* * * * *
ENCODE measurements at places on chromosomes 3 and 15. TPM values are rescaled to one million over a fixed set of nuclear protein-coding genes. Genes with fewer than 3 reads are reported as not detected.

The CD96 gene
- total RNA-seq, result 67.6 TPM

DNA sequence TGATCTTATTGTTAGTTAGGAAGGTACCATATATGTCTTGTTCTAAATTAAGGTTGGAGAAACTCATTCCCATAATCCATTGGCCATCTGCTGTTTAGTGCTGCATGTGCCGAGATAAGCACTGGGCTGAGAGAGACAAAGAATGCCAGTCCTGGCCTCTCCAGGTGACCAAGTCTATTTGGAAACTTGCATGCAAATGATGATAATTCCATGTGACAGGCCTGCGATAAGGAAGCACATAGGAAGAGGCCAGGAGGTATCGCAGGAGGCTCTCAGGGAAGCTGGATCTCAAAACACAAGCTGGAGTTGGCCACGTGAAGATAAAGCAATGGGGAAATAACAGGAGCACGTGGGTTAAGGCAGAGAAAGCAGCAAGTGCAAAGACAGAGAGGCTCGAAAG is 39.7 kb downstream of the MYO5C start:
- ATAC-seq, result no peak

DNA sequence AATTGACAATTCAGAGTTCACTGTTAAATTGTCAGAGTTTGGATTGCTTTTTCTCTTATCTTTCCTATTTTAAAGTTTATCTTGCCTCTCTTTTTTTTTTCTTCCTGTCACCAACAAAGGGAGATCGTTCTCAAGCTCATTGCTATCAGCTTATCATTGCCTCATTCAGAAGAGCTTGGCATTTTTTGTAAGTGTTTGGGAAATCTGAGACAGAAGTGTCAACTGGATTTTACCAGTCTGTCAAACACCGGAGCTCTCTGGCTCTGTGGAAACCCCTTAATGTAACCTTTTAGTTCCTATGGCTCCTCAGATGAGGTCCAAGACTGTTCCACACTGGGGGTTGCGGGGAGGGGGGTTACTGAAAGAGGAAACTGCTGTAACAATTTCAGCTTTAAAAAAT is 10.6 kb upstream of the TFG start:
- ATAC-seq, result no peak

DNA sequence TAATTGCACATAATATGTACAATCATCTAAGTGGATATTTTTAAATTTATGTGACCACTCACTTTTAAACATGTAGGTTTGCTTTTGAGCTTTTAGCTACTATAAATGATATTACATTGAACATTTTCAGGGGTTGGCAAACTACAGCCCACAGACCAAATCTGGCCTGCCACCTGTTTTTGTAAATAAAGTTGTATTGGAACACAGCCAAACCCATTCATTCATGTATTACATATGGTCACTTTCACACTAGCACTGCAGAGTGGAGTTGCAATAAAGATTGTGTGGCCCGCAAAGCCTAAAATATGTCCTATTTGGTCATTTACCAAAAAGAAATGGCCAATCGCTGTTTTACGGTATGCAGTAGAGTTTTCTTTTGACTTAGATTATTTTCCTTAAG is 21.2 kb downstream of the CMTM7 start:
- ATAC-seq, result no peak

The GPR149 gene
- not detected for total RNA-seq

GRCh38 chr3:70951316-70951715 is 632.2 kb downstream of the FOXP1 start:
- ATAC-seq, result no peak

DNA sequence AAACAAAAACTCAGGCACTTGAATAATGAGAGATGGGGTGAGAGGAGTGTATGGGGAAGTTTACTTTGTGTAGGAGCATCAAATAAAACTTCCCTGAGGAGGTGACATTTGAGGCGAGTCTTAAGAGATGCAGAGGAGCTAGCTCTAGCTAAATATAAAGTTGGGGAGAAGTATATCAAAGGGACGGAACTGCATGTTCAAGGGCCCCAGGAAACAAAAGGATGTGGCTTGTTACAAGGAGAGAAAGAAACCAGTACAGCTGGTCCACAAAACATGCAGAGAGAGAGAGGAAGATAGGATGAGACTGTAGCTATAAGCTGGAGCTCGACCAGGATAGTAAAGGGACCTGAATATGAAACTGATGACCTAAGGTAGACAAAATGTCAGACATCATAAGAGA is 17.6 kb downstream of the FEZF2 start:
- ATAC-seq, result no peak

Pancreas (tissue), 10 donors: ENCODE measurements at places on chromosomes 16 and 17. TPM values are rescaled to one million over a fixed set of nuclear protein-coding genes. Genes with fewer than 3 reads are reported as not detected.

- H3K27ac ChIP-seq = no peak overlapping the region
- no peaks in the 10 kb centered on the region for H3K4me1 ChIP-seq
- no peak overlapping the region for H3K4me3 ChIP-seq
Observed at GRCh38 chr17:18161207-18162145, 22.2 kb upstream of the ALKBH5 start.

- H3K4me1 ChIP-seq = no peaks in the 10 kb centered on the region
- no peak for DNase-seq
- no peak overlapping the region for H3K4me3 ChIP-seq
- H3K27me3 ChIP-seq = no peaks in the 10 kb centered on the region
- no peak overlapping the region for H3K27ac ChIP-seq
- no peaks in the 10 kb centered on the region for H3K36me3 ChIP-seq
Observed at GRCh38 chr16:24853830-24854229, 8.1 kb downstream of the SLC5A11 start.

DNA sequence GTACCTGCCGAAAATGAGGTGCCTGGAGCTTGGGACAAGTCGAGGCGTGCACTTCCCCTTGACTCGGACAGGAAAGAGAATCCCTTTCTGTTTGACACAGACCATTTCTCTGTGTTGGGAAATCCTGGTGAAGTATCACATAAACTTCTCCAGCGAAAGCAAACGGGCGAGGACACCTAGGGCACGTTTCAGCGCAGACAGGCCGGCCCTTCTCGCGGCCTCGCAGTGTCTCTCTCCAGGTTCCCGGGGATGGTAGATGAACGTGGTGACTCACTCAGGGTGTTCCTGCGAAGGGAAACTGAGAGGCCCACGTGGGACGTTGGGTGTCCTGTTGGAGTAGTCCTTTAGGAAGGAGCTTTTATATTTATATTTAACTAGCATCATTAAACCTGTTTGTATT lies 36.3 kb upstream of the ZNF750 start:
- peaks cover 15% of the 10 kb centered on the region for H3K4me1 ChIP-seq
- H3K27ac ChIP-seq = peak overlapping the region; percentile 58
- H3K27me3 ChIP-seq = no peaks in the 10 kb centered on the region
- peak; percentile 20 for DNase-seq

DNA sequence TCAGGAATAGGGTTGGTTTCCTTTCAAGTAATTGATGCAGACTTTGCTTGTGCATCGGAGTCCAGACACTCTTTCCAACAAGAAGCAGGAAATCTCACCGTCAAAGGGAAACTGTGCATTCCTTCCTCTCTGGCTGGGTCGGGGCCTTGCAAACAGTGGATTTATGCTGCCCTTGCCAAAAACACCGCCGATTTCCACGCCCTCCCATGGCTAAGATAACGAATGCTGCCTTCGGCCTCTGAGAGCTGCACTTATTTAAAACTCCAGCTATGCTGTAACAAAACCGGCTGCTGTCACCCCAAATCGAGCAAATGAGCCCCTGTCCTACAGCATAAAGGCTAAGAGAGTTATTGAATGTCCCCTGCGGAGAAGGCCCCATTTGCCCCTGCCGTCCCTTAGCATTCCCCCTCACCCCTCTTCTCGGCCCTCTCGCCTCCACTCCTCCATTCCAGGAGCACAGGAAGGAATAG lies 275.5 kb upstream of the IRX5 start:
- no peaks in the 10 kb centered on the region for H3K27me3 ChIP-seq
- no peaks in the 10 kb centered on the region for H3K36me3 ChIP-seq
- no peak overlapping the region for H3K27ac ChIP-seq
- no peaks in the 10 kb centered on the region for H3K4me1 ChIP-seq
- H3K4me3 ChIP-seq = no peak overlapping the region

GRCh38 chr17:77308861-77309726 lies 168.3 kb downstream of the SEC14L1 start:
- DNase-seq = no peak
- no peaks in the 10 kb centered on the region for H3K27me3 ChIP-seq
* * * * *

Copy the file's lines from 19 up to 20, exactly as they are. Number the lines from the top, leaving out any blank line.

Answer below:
- no peak overlapping the region for H3K4me3 ChIP-seq
Observed at GRCh38 chr17:18161207-18162145, 22.2 kb upstream of the ALKBH5 start.